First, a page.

A major reinvestigation of cold case dissident republican attacks has been launched as it emerged that the terror groups are continuing to target policemen in the wake of Pc Ronan Kerr's murder.
The public outcry following the young Catholic officer's death has had no influence on the mindset of the violent extremists, who remain focused on killing members of the security forces, according to senior police sources.
Detectives have evidence the dissidents have been actively targeting Police Service of Northern Ireland (PSNI) personnel since blowing up 25-year-old Pc Kerr in Omagh, Co Tyrone, on Saturday.
Officers do not want the nature of the intelligence to be made public for investigative reasons, but they say murder plots are being uncovered at a rate of one a fortnight.
In a further development, it has emerged that, just 24 hours before the fatal car bomb blast in Omagh, police had ordered a specialist team of detectives to begin sifting through evidence from historic dissident attacks in a bid to ramp up the pressure on the terrorists.
The cold case review will see exhibits analysed using the latest fingerprint recognition technology and Low Copy Number DNA forensic techniques. The team's work is being funded directly by the additional £245 million secured by the PSNI from the Treasury and Stormont Executive to tackle the dissident threat.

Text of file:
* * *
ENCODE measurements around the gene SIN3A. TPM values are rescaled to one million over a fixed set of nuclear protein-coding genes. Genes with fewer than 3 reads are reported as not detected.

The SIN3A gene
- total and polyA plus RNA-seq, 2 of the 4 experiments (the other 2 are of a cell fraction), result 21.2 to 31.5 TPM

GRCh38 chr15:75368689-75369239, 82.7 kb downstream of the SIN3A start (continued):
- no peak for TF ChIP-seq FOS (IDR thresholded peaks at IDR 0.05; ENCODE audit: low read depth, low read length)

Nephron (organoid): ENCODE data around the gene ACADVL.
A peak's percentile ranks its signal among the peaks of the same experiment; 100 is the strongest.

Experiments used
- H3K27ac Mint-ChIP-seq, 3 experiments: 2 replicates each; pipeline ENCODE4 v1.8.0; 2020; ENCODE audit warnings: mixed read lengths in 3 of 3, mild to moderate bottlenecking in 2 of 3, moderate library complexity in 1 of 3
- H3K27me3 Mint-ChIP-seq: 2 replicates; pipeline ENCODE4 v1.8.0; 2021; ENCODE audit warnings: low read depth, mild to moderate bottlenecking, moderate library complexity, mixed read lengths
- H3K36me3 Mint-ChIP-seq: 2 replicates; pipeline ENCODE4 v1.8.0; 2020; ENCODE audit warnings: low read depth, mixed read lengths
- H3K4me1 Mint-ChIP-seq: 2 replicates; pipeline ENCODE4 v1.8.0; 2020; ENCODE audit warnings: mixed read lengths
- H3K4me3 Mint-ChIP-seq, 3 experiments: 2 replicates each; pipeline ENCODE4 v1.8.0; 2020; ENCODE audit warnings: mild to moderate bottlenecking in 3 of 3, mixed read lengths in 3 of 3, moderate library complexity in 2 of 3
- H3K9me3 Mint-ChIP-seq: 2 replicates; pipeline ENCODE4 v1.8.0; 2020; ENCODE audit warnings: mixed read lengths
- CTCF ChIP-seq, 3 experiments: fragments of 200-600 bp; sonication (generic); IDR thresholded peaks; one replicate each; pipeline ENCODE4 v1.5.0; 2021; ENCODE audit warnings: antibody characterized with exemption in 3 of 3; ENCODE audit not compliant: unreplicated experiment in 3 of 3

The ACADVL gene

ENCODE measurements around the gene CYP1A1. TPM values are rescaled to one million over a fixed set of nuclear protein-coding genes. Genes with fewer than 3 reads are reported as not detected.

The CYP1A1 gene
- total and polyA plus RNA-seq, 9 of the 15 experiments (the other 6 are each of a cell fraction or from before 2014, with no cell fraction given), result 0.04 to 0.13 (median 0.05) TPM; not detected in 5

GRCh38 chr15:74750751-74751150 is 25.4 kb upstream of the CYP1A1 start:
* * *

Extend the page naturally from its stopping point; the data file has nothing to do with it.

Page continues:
High-ranking security sources revealed the additional investigative tactic against the wider dissident movement as two men arrested on suspicion of Pc Kerr's murder continued to be questioned.
The review will examine specific crimes detectives believe may have involved present-day dissidents. While the specialist detectives will probe crimes dating back to the 1980s and 1990s, the principal focus will be on a series of incidents around the turn of the 21st century.
None of the renegade groups has yet claimed responsibility for the murder of Pc Kerr, but officers have indicated that increasing links and co-operation between disparate organisations means a specific claim is not as relevant to their investigation as it might once have been.
They believe there are nearly as many as 30 distinct groupings operating across Northern Ireland, some claiming to be the Real IRA, some Continuity IRA, some from Oglaigh na hEireann, with other groups claiming no affiliation at all.